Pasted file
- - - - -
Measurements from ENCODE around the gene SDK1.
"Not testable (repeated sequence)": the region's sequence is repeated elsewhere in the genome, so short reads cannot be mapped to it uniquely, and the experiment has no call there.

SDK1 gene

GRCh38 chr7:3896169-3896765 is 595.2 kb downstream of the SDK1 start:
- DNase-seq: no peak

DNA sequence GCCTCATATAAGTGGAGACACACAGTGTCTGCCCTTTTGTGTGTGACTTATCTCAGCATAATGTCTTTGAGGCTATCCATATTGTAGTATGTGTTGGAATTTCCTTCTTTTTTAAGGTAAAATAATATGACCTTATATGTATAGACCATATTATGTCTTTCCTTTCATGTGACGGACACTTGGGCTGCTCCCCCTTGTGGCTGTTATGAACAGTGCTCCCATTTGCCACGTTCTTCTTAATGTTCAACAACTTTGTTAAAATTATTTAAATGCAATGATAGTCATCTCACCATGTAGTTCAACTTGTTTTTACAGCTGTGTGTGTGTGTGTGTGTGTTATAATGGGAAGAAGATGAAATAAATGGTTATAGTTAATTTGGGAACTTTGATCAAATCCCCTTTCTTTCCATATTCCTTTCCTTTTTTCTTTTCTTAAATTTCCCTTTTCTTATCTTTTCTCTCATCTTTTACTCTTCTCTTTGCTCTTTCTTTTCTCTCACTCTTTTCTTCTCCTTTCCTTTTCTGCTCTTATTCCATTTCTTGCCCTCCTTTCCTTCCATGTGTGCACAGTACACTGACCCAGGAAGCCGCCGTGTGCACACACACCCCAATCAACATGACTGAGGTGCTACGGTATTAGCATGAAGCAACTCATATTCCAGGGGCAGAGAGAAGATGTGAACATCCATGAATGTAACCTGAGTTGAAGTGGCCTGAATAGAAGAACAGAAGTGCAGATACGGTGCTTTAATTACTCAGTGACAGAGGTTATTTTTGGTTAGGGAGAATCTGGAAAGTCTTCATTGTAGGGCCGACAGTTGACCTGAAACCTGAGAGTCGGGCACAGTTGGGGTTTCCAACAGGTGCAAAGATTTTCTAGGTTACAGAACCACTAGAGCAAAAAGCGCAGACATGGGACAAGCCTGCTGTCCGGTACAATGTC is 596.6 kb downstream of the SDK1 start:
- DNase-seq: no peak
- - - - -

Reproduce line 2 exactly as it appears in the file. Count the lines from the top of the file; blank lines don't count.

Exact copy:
"Not testable (repeated sequence)": the region's sequence is repeated elsewhere in the genome, so short reads cannot be mapped to it uniquely, and the experiment has no call there.